The issues that I consider important for the prosperity of our field and to benefit individual members include: 1) Balanced representation of different geographic and religious traditions; 2) Development of programs to better guide graduate students and junior scholars into the job market and in the formation of their scholarship; and 3) Sensitivity to the relationship between the academic world and interests in the nonacademic community, so that our scholarship can properly reflect the role and meaning of religion in our society.
In addition to the leadership roles I have had serving as a co-Chair and a steering committee member for different units at the AAR for more than ten years, I have experience in organizing and managing international scholarly societies and conference panels on diverse themes through organizations, including the International Society for Buddhist Philosophy — for which I am a founding co-Chair — and the American Philosophical Association.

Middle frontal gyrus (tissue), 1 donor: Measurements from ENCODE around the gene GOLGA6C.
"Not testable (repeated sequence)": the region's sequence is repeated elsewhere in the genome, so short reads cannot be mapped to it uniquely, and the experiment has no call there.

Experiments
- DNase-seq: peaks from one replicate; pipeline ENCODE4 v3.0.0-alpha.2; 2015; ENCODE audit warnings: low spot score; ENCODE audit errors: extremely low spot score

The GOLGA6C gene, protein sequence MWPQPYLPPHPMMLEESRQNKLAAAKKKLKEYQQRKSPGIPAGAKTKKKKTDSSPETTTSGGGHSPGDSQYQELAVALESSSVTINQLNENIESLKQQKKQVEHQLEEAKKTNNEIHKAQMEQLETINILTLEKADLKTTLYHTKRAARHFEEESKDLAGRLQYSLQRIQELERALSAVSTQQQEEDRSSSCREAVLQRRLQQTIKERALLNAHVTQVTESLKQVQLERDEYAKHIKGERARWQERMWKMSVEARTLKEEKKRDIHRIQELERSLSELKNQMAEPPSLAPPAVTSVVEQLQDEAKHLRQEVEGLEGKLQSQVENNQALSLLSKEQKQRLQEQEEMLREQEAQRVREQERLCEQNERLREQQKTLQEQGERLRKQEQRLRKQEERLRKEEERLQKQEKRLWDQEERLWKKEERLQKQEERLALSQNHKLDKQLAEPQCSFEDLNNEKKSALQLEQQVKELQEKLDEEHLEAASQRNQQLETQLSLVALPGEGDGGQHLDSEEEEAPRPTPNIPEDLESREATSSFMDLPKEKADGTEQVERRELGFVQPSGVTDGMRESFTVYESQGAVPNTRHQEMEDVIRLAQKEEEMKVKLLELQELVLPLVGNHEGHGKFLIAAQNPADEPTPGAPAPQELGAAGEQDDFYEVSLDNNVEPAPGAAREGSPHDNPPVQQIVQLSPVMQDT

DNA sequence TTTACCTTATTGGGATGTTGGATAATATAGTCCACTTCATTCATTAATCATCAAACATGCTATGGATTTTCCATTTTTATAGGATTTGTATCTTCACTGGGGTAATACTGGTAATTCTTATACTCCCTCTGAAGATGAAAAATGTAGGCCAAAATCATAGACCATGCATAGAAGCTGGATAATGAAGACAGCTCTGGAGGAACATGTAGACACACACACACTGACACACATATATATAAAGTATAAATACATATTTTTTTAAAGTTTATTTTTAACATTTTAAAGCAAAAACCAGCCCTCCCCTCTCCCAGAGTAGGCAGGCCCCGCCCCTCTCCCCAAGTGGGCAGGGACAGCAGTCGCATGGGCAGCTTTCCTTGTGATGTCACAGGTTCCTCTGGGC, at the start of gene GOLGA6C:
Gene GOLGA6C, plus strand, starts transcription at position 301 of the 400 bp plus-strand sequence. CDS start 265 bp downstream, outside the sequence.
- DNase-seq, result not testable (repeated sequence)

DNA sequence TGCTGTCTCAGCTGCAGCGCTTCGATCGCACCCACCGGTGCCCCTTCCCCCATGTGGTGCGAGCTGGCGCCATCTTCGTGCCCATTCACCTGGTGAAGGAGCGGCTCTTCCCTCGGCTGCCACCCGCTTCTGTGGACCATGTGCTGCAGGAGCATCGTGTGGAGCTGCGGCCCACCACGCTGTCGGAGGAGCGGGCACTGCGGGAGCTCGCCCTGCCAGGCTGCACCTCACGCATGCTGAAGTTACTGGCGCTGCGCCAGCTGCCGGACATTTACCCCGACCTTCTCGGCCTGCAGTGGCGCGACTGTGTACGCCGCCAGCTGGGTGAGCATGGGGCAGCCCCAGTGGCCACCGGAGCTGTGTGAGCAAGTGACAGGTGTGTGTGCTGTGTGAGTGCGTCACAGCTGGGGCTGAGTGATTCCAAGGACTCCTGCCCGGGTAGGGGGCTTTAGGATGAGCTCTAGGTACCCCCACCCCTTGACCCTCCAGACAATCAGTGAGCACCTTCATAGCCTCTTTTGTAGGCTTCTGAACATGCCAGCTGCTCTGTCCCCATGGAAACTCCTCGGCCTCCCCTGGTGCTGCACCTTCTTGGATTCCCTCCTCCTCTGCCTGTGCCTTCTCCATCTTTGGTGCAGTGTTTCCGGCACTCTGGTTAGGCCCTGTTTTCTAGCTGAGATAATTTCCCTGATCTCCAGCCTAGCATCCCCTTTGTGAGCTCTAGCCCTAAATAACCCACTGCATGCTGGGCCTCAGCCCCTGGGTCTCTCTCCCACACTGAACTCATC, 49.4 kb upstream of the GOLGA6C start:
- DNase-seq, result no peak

I feel that I am prepared to represent the members of the AAR so that their voices can be heard and reflected in the way that the AAR functions in our academic lives. I understand that the diversity of our society and the academic world challenge us in the continued renewal of our academic society, but I believe that we can make the best out of such challenges and make our scholarship and academic life more vibrant and meaningful.